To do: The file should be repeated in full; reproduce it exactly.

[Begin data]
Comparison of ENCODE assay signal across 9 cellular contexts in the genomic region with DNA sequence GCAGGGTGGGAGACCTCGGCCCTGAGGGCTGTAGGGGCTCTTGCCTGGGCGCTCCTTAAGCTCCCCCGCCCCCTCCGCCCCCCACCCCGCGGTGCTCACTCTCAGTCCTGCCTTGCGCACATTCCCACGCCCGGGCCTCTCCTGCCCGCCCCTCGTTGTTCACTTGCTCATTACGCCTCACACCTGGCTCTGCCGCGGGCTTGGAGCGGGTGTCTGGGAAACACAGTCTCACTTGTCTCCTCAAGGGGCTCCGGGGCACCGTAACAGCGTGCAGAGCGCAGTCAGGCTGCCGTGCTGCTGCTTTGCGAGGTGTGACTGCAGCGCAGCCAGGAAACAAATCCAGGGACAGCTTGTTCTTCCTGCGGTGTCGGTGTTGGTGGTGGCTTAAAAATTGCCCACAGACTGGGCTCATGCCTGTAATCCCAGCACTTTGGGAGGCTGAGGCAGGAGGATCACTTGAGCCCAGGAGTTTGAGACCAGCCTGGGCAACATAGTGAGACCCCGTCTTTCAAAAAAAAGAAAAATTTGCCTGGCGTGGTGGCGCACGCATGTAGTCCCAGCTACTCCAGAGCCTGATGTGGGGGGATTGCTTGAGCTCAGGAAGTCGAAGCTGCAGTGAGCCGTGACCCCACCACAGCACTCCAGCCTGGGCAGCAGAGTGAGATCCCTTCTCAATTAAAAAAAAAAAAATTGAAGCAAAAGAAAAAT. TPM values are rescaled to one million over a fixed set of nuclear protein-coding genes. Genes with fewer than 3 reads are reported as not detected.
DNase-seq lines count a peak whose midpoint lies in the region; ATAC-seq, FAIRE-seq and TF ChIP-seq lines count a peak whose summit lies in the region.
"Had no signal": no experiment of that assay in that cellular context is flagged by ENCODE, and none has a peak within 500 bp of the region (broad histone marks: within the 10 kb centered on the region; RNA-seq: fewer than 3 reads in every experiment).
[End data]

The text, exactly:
Comparison of ENCODE assay signal across 9 cellular contexts in the genomic region with DNA sequence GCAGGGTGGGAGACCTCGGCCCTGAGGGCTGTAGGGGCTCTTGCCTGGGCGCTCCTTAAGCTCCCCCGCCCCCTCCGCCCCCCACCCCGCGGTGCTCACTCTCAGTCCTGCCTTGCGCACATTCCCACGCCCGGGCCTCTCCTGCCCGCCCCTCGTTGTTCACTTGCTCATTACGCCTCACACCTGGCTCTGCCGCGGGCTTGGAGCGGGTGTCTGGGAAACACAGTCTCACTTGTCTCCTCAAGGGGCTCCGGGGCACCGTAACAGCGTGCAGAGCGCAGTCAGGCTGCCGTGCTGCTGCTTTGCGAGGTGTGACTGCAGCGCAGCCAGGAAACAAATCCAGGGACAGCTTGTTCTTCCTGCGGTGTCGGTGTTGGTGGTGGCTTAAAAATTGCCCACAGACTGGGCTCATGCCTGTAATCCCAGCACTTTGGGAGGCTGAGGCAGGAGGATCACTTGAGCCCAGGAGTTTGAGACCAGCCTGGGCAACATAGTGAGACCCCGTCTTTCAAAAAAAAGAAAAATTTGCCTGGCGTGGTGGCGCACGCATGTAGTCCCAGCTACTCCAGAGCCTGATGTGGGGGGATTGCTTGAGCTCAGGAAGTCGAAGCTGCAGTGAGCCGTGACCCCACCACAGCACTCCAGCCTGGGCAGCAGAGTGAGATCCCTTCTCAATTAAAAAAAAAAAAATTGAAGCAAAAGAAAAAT. TPM values are rescaled to one million over a fixed set of nuclear protein-coding genes. Genes with fewer than 3 reads are reported as not detected.
DNase-seq lines count a peak whose midpoint lies in the region; ATAC-seq, FAIRE-seq and TF ChIP-seq lines count a peak whose summit lies in the region.
"Had no signal": no experiment of that assay in that cellular context is flagged by ENCODE, and none has a peak within 500 bp of the region (broad histone marks: within the 10 kb centered on the region; RNA-seq: fewer than 3 reads in every experiment).